Books for project management in strategy consulting?

project management
New answer on Aug 30, 2022
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Anonymous A asked on Aug 20, 2022

Hi all, I’m wondering if there’s any great resource or books to learn project management of a strategy consulting project in a structured way? Ideally, it covers the end to end process of a strategy consulting projects, such as how to identify key client issues in the beginning, generating hypothesis, all the way to building a compelling storyline, and communicating the project recommendations to clients? Thanks in advance!

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Florian
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replied on Aug 22, 2022
#1 rated McKinsey Coach | Top MBB Coach | 5 years @ McKinsey | Author of the 1% | 120+ McK offers in 18 months

Hey there,

If you work in one of the big strategy consulting firms, you will pick up this process and the needed skill set implicitly. Yes, there are training programs and everything, yet you learn everything you need on the job through observation and the direct coaching/feedback culture.

This works since you gradually develop into a project manager. As a young BA or Associate, you start taking over project management for your workstream, relationships with some clients, and internal staff. As you get tenure, you take over more and more responsibility, managing younger colleagues on the team and larger parts of the project.

For instance, at McKinsey, you essentially need to demonstrate that you have acquired the skills for the next level, before being promoted to that level. Hence, an EM usually has proven themselves already in one or two previous projects as a junior EM.

To be honest, no book can prepare you for that. :-)

Cheers,

Florian

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Ian
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replied on Aug 21, 2022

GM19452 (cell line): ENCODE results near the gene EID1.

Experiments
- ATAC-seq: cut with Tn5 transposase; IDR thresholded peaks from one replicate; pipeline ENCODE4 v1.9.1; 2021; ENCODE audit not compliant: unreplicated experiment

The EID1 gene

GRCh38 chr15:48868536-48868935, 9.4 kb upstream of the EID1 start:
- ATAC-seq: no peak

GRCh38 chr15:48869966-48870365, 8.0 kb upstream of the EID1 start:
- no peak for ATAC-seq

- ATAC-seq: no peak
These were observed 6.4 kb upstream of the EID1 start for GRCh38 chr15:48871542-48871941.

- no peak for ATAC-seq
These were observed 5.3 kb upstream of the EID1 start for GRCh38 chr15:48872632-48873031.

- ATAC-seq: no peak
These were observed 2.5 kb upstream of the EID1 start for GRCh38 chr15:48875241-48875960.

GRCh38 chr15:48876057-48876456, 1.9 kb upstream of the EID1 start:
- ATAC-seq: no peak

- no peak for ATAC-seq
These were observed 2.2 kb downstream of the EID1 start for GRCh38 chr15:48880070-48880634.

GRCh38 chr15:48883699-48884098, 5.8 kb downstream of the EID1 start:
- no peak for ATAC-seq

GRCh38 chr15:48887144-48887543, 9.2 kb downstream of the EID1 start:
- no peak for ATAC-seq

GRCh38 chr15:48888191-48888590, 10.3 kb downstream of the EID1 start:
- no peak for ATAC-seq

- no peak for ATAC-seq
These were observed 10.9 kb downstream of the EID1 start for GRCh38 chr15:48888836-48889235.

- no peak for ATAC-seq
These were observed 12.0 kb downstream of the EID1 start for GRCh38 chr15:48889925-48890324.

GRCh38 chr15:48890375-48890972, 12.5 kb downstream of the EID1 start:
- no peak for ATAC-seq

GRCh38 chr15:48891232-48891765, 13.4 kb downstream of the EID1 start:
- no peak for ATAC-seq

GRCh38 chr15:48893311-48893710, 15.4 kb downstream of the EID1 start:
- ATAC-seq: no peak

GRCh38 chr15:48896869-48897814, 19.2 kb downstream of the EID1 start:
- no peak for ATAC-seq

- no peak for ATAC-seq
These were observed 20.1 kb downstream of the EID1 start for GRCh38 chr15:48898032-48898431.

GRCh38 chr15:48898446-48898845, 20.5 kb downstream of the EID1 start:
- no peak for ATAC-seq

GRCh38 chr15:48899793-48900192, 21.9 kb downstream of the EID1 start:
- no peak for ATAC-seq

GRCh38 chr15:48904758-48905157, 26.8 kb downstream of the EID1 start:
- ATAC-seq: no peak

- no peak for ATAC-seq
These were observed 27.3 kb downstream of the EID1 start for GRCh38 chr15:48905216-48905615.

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Hi there,

Honestly? I've been “led” by managers who had read a book and decided to run the team that way. I've also been led by managers who had experience, instinct, read the situation/room, etc. I think books are great, but when it comes to something like this you really need to learn by doing, find mentors, observe managers around you, and attend company trainings.

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Cristian
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replied on Aug 22, 2022
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Hi there, 

That's a good idea of a book that should be written :) But unfortunately there isn't one that even remotely addresses this issues that I would recommend at this point. 

If anything, I would suggest you read ‘Daniel on McKinsey’ which is a book written by a former top senior partner at McKinsey (Ron Daniel). It explains how the industry works and how McKinsey works specifically. 

Perhaps the most interesting insight from there (for me) was that the volume of consulting work in the market is not defined by the market itself, or how big the companies etc., but rather by the number of consultants. Basically, the more consultants you have, the more issues and opportunities you can identify for clients, the more you can pitch, the more knowledge and assets you can develop and then more consulting engagements will follow. 

Best,

Cristian

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Clara
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replied on Aug 21, 2022
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Hello!

It´s a very legit question, but I am afraid that the truth here is that you learn it by doing!

I found that what helped me most was to keep my eyes very open and absorb everything that my seniors were doing, and the only way you do that is in the field. 

Hope it helps!

Cheers, 

Clara

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Sofia
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replied on Aug 20, 2022
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Hello,

If you are asking this in preparation for a job or internship, I truly believe that there is no good substitute for learning on the job: go to trainings at your firm, ask questions from colleagues, observe and learn as much as you can. Different firms also have slightly idiosyncratic ways of running strategy projects, so it is the most helpful way to know what is expected of you. I know this may not be the most helpful answer, but it's just my perspective. Though if anyone has any books or resources they found particularly helpful, I am all ears!

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Anonymous B on Aug 21, 2022

Without even reading the responses above, I had the same exact thoughts. Project management specifically, I would say is best learned through experience and practice. In fact, too much theory might even be detrimental when they are in contradiction to actual practical situations.

Pedro
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replied on Aug 30, 2022
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I've been for about 15 years in consulting and unfortunately haven't heard of such book. I would buy it. :)

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Florian gave the best answer

Florian

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